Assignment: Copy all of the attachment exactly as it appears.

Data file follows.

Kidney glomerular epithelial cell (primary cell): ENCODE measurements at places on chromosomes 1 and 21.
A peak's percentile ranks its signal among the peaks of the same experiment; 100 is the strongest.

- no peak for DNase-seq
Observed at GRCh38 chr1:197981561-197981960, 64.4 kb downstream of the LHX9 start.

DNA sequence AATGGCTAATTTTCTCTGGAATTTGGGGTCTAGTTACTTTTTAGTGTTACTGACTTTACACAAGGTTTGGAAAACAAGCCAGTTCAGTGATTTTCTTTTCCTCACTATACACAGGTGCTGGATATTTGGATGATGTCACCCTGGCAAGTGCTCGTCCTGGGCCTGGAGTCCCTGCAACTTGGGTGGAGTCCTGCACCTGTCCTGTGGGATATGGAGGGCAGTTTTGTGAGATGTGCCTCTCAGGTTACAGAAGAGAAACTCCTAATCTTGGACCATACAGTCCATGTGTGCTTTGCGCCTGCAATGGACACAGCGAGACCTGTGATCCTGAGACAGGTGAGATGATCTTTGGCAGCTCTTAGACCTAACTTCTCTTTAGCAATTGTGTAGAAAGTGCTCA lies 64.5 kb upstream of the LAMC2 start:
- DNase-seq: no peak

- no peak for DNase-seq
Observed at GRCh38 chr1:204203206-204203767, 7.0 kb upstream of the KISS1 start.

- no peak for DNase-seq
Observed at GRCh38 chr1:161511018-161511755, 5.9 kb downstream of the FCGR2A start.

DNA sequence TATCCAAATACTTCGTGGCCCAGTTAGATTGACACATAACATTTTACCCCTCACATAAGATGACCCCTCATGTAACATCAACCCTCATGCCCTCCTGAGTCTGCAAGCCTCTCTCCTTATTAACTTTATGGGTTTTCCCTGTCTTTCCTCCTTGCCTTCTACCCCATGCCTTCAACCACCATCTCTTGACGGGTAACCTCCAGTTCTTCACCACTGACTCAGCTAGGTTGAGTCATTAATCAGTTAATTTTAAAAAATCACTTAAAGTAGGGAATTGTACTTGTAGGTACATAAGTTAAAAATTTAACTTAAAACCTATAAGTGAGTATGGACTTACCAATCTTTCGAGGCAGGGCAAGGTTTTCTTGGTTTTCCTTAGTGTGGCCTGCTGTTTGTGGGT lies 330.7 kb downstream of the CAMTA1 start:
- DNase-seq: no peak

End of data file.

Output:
Kidney glomerular epithelial cell (primary cell): ENCODE measurements at places on chromosomes 1 and 21.
A peak's percentile ranks its signal among the peaks of the same experiment; 100 is the strongest.

- no peak for DNase-seq
Observed at GRCh38 chr1:197981561-197981960, 64.4 kb downstream of the LHX9 start.

DNA sequence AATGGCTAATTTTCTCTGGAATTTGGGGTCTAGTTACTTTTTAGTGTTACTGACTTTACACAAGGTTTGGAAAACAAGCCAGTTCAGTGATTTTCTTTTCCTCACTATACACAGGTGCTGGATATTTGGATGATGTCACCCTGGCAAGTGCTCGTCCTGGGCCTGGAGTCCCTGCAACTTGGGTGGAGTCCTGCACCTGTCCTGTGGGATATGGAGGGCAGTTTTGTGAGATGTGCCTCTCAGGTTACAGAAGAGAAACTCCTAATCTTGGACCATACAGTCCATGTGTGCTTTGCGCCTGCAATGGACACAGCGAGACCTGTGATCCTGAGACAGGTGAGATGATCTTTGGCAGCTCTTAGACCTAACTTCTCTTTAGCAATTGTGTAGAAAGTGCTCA lies 64.5 kb upstream of the LAMC2 start:
- DNase-seq: no peak

- no peak for DNase-seq
Observed at GRCh38 chr1:204203206-204203767, 7.0 kb upstream of the KISS1 start.

- no peak for DNase-seq
Observed at GRCh38 chr1:161511018-161511755, 5.9 kb downstream of the FCGR2A start.

DNA sequence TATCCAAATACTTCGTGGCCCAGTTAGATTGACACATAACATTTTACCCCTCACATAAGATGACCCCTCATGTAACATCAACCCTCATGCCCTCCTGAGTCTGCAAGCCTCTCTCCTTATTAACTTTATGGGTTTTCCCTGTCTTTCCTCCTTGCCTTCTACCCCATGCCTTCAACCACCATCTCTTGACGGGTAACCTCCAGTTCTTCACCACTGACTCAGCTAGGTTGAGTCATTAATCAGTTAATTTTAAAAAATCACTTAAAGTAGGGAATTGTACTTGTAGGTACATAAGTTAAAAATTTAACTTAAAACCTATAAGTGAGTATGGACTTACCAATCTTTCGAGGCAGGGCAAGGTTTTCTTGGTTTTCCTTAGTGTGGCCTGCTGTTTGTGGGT lies 330.7 kb downstream of the CAMTA1 start:
- DNase-seq: no peak